By the time the Universe had cooled to a temperature of about 3 × 108 K after 1000 s, the particles had insufficient energy to undergo any more reactions. The era of primordial nucleosynthesis was at an end, and the proportion of the various light elements was fixed. The rates of reaction to form helium and the other light elements have been calculated, and the abundances predicted may be compared with the abundances of these nuclei that are observed in the Universe today. There is close agreement between theory and observation.
To answer this question, Allègre and his colleagues studied the isotopes of rare gases. These gases--including helium, argon and xenon--have the peculiarity of being chemically inert, that is, they do not react in nature with other elements. Two of them are particularly important for atmospheric studies: argon and xenon. Argon has three isotopes, of which argon 40 is created by the decay of potassium 40. Xenon has nine, of which xenon 129 has two different origins. Xenon 129 arose as the result of nucleosynthesis before Earth and solar system were formed. It was also created from the decay of radioactive iodine 129, which does not exist on Earth anymore. This form of iodine was present very early on but has died out since, and xenon 129 has grown at its expense.
Oxygen from algae
THE ISSUE OF CARBON remains critical to how life inuenced the atmosphere. Carbon burial is a key to the vital process of building up atmospheric oxygen concentrations--a prerequisite for the development of certain life-forms. In addition, global warming is taking place now as a result of humans releasing this carbon. For one billion or two billion years, algae in the oceans produced oxygen. But because this gas is highly reactive and because there were many reduced minerals in the ancient oceans--iron, for example, is easily oxidized--much of the oxygen produced by living creatures simply got used up before it could reach the atmosphere, where it would have encountered gases that would react with it.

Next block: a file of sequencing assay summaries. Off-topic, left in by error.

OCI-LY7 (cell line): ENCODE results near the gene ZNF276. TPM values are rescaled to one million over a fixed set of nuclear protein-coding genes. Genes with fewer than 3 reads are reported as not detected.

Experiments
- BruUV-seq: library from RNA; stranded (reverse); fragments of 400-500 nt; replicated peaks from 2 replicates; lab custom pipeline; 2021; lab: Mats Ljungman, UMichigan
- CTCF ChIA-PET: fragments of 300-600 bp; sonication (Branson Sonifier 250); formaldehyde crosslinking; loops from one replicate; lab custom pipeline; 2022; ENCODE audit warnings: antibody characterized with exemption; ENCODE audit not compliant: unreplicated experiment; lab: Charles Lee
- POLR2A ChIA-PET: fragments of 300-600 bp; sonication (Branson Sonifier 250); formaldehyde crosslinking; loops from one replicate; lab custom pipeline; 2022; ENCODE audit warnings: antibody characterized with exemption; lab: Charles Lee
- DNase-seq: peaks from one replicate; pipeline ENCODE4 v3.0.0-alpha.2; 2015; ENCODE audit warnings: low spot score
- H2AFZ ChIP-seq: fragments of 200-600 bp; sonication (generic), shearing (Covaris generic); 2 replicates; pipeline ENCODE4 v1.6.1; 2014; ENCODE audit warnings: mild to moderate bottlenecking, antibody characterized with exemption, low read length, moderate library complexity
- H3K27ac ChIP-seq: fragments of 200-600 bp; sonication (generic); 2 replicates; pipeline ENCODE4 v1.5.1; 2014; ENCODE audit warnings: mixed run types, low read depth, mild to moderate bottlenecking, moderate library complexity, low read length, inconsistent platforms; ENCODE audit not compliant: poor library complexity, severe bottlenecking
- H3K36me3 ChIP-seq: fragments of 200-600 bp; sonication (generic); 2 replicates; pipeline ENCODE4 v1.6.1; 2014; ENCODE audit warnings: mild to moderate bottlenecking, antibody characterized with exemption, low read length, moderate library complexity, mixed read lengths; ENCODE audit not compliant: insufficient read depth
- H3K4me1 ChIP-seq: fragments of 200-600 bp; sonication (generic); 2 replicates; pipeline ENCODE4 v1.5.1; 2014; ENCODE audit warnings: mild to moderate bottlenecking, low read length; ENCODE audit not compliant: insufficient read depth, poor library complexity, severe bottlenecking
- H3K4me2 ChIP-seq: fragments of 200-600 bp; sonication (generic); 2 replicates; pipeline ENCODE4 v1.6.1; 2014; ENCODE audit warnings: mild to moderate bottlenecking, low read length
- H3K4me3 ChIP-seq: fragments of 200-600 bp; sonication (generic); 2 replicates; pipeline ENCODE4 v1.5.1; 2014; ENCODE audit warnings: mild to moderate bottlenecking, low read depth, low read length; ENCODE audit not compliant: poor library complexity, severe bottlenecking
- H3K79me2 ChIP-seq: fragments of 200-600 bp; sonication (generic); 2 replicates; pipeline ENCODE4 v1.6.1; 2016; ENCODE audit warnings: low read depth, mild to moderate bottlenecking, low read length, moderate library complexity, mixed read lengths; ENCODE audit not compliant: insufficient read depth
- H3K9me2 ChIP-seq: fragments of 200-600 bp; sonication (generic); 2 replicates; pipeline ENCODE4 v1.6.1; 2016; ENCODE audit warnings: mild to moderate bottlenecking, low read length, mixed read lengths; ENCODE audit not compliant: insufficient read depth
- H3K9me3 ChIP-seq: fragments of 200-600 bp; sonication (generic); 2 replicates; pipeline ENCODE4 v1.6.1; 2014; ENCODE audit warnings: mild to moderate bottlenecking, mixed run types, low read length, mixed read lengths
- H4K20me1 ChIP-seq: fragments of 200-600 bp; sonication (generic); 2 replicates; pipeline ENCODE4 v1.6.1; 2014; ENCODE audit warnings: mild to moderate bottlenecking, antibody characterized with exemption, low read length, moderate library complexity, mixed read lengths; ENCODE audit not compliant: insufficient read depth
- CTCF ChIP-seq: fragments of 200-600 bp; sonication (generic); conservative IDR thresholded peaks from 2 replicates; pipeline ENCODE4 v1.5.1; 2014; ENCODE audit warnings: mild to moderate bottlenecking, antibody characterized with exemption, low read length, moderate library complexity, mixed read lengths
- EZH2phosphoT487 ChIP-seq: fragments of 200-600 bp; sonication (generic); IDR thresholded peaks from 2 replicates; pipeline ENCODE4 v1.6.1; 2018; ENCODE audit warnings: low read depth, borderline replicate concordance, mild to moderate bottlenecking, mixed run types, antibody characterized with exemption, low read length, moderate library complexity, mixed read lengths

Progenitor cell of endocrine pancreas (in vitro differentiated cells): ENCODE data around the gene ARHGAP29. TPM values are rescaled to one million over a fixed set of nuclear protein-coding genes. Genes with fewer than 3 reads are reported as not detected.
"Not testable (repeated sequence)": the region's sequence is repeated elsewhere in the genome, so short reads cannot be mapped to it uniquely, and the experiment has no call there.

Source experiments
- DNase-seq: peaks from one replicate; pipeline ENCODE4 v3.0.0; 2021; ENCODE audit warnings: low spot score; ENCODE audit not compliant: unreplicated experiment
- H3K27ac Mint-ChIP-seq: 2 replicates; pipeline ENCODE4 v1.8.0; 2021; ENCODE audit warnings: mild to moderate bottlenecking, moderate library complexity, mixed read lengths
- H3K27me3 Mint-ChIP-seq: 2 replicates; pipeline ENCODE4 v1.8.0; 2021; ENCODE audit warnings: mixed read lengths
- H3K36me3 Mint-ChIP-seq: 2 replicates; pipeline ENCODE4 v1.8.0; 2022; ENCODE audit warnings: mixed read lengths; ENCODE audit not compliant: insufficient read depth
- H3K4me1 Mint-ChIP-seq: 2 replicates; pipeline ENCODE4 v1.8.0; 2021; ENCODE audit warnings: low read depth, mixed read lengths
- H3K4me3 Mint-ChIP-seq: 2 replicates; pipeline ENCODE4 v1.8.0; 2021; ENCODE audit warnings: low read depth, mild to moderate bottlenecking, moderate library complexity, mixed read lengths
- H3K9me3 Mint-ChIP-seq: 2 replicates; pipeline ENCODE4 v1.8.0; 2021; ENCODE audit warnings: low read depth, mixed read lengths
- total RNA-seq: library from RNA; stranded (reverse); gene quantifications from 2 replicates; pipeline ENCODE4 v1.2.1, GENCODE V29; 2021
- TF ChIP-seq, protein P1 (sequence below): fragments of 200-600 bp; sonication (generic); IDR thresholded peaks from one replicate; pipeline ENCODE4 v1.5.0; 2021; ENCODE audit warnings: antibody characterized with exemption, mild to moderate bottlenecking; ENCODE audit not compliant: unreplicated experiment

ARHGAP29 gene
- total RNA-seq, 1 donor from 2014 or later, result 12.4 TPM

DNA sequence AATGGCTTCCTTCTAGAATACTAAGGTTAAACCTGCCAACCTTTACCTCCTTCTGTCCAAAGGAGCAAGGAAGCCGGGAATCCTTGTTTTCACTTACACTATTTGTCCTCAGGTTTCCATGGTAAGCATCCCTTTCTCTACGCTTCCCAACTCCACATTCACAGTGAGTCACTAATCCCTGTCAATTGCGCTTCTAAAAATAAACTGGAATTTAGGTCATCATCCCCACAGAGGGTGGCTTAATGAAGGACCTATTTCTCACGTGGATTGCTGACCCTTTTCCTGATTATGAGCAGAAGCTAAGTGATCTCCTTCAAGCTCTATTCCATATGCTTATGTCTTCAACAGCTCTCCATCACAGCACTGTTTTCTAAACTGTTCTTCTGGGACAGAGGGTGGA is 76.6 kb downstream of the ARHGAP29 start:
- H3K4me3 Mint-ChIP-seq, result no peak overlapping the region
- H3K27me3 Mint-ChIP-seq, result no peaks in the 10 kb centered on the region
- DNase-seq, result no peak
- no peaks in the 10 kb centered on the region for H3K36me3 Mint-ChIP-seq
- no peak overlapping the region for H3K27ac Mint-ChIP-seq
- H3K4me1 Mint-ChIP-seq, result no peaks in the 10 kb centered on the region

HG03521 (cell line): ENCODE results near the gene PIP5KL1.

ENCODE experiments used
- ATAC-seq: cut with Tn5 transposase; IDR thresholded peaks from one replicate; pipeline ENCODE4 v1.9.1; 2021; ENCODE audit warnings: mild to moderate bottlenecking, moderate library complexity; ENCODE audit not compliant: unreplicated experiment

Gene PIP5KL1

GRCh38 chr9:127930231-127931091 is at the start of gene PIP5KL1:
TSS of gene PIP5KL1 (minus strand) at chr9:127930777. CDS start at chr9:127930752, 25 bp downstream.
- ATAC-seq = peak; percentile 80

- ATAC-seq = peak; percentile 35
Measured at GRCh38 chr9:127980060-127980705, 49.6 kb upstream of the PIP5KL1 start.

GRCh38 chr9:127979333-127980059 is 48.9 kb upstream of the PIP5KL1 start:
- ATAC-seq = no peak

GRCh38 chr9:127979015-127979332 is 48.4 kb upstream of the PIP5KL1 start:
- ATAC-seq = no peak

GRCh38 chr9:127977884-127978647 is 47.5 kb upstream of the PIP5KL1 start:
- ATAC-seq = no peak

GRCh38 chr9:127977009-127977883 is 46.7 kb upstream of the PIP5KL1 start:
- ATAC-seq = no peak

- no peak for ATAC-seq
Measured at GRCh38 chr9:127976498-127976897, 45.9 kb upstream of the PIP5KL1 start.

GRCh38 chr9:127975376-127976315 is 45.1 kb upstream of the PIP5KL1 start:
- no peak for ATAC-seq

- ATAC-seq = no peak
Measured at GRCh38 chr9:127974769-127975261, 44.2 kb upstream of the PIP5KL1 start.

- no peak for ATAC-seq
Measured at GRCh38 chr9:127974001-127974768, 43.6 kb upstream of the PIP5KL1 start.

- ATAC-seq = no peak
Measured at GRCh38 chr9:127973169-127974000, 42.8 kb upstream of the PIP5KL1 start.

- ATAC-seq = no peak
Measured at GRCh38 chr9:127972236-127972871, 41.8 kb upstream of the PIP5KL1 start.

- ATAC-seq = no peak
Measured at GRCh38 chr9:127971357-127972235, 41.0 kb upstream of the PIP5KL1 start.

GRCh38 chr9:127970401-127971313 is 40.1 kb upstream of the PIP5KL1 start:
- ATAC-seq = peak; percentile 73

The presence of oxygen in the atmosphere had another major bene t for an organism trying to live at or above the surface: it ltered ultraviolet radiation. Ultraviolet radiation breaks down many molecules--from DNA and oxygen to the chlorouorocarbons that are implicated in stratospheric ozone depletion. Such energy splits oxygen into the highly unstable atomic form O, which can combine back into O2 and into the very special molecule O3, or ozone. Ozone, in turn, absorbs ultraviolet radiation. It was not until oxygen was abundant enough in the atmosphere to allow the formation of ozone that life even had a chance to get a root-hold or a foothold on land. It is not a coincidence that the rapid evolution of life from prokaryotes (single-celled organisms with no nucleus) to eukaryotes (single-celled organisms with a nucleus) to metazoa (multicelled organisms) took place in the billion-year-long era of oxygen and ozone.